Robbins’ costumes for the Irving Berlin musical White Christmas played major cities in the USA, Broadway, and Great Britain. Her regional work included M. Butterfly and On the Verge, for director Tazewell Thompson (Arena Stage) and the Gershwin musical American in Paris by Ken Ludwig for director Gregory Boyd (Alley Theatre, Houston) as well as The Tempest (Anthony Hopkins as Prospero) & Flea in Her Ear (director Tom Moore at Mark Taper Forum), many productions for the Guthrie (MN), Williamstown, and many others from Alaska to Buffalo.


Locally, in NYC, Robbins designed for many productions for The Lincoln Center Repertory Theatre, Chelsea Theatre at BAM, Acting Company at Juilliard and NY Shakespeare Festival.

She also designed for the Opera and they included Death in Venice for Glimmerglass (’08 Prague International Design Exhibit), Samson et Dalila (San Francisco Opera, Houston Grand, more), and many productions for Sarah Caldwell’s Opera Company of Boston. Her work has also been seen at the Hamburg StatsOper.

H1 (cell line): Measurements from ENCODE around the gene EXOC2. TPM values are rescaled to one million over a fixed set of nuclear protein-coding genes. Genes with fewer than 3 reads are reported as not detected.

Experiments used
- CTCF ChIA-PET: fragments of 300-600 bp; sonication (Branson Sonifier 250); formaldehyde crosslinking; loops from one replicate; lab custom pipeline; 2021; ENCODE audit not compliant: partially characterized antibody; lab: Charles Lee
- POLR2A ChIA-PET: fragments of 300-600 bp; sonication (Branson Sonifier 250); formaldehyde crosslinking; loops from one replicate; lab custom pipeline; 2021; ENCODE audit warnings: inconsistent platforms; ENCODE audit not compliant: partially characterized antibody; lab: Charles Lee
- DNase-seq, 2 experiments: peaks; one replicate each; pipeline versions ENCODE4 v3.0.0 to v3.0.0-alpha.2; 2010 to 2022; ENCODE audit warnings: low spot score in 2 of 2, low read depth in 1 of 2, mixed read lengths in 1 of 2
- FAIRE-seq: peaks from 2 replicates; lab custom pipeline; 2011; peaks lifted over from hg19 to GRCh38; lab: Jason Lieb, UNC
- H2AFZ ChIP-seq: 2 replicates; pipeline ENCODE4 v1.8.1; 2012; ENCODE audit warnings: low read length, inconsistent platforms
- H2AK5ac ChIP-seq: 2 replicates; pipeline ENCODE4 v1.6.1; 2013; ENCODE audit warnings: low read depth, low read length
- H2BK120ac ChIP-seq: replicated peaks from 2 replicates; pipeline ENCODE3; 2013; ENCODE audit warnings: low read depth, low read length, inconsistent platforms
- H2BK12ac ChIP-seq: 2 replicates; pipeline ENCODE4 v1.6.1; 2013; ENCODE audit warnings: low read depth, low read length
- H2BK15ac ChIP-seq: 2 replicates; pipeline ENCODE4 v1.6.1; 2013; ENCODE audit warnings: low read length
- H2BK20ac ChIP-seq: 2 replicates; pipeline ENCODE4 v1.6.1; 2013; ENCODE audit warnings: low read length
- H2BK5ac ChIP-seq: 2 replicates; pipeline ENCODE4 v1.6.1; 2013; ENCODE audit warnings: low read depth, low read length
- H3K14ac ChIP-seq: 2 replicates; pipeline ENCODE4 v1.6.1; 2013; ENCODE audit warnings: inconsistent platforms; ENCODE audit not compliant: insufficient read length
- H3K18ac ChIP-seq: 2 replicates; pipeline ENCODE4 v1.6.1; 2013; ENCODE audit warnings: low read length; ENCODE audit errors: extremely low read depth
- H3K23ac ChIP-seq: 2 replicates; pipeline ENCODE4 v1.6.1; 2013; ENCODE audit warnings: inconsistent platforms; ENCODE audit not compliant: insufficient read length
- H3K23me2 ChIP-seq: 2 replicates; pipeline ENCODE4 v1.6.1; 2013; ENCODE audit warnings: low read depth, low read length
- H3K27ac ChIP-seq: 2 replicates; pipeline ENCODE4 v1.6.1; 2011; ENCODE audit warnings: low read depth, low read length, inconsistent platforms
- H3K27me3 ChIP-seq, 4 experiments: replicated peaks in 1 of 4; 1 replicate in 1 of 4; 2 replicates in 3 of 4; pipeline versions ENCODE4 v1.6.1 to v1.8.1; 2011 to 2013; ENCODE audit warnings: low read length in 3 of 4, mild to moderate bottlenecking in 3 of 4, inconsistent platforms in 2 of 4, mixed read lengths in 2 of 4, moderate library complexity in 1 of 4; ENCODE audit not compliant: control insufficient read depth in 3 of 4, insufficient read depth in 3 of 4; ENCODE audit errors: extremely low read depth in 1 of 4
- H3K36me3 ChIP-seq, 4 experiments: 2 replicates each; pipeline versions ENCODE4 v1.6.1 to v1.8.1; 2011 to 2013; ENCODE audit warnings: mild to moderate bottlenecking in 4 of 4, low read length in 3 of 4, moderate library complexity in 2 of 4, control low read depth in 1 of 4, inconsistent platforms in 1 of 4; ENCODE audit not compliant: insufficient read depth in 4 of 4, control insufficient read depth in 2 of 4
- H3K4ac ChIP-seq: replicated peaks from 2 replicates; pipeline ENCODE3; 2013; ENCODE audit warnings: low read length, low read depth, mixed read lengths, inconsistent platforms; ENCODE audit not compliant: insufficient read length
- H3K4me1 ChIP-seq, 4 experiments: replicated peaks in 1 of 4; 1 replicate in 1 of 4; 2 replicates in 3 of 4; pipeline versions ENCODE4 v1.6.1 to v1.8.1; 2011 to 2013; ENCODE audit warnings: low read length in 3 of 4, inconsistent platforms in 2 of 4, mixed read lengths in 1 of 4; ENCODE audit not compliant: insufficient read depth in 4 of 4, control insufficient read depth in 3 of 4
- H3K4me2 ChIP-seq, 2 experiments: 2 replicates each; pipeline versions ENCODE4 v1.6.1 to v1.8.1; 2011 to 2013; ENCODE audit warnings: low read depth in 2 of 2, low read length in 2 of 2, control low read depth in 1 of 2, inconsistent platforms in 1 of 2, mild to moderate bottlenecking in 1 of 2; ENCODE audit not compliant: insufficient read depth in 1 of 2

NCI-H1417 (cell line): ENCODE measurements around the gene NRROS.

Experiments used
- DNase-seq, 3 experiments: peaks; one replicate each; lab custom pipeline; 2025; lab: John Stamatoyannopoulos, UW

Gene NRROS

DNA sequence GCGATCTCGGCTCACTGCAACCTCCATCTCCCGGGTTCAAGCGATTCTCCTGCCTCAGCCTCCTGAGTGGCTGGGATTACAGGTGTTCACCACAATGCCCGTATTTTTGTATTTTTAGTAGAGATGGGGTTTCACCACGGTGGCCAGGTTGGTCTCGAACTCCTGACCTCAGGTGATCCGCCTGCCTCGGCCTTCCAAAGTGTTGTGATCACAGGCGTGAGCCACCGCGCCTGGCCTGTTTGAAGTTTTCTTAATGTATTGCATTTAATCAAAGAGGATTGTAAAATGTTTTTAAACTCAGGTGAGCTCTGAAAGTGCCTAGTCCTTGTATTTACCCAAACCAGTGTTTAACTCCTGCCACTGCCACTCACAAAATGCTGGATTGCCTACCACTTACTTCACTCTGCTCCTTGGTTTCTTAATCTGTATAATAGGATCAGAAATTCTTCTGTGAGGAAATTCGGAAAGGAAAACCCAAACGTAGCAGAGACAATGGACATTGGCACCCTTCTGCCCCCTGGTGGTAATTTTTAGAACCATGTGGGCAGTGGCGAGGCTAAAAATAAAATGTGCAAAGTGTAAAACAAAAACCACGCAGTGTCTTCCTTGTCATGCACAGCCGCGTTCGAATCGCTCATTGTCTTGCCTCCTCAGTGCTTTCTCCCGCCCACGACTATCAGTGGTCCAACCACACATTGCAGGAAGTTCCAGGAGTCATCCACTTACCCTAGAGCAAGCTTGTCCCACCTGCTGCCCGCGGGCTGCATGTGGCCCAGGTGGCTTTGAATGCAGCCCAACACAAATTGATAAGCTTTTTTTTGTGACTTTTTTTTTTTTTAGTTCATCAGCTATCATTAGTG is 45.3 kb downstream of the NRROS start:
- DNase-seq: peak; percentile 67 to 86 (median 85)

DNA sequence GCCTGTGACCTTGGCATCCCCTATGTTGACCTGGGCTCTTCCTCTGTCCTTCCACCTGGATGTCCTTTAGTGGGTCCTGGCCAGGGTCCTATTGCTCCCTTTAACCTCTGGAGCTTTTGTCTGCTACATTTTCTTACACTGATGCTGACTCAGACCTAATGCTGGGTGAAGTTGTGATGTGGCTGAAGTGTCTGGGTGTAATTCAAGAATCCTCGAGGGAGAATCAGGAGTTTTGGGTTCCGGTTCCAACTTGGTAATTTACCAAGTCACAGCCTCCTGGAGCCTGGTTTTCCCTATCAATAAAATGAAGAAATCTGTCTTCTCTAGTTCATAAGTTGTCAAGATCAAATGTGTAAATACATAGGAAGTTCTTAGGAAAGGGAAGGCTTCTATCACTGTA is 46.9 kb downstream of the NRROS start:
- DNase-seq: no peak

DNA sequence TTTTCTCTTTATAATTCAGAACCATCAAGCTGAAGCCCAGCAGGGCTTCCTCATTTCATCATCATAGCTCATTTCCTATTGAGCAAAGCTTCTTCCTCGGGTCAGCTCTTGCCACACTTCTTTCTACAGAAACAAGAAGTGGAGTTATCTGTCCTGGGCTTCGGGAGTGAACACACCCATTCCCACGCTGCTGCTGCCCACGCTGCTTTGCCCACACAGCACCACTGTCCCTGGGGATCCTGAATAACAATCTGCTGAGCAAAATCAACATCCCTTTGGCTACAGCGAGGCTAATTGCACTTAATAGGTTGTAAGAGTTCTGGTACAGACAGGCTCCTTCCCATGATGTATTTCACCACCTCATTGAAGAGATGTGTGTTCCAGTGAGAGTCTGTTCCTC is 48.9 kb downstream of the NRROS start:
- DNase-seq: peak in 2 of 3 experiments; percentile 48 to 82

For film Robbins designed the movie “In The Spirit” (Elaine May, Peter Falk, Marlo Thomas); TV design included: Saturday Nite Live, PBS Arts in America, & several unseen pilots.

Robbins has designed clothes for several seasons of Queen Esther Marrow and The Harlem Gospel Singers’ European Tour. She also did the designs for The Cincinnati Ballet’s new Nutcracker, in December of 2011

Robbins was an MFA grad from the Yale School of Drama and was Master Teacher of Costume Design at the NYU Tisch School of the Arts for many years. She is extremely proud of the extraordinary number of award-winning, successful young costume designers and costume teachers across the country who came out of her classes.